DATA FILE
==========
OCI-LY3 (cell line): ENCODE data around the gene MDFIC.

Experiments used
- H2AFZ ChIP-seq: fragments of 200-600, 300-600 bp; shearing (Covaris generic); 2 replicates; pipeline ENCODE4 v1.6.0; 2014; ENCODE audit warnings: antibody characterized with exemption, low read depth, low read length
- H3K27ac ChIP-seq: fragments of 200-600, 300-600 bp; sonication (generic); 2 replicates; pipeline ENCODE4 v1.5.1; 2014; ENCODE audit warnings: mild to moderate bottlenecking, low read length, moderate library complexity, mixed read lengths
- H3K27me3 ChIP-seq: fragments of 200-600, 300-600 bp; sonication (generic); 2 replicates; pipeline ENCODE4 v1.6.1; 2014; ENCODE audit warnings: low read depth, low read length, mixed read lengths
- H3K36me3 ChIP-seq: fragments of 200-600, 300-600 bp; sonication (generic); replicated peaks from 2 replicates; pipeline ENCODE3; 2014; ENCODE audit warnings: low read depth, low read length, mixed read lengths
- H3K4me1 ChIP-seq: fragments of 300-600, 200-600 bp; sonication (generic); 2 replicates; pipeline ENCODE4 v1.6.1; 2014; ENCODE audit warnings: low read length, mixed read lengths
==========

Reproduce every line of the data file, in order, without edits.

OCI-LY3 (cell line): ENCODE data around the gene MDFIC.

Experiments used
- H2AFZ ChIP-seq: fragments of 200-600, 300-600 bp; shearing (Covaris generic); 2 replicates; pipeline ENCODE4 v1.6.0; 2014; ENCODE audit warnings: antibody characterized with exemption, low read depth, low read length
- H3K27ac ChIP-seq: fragments of 200-600, 300-600 bp; sonication (generic); 2 replicates; pipeline ENCODE4 v1.5.1; 2014; ENCODE audit warnings: mild to moderate bottlenecking, low read length, moderate library complexity, mixed read lengths
- H3K27me3 ChIP-seq: fragments of 200-600, 300-600 bp; sonication (generic); 2 replicates; pipeline ENCODE4 v1.6.1; 2014; ENCODE audit warnings: low read depth, low read length, mixed read lengths
- H3K36me3 ChIP-seq: fragments of 200-600, 300-600 bp; sonication (generic); replicated peaks from 2 replicates; pipeline ENCODE3; 2014; ENCODE audit warnings: low read depth, low read length, mixed read lengths
- H3K4me1 ChIP-seq: fragments of 300-600, 200-600 bp; sonication (generic); 2 replicates; pipeline ENCODE4 v1.6.1; 2014; ENCODE audit warnings: low read length, mixed read lengths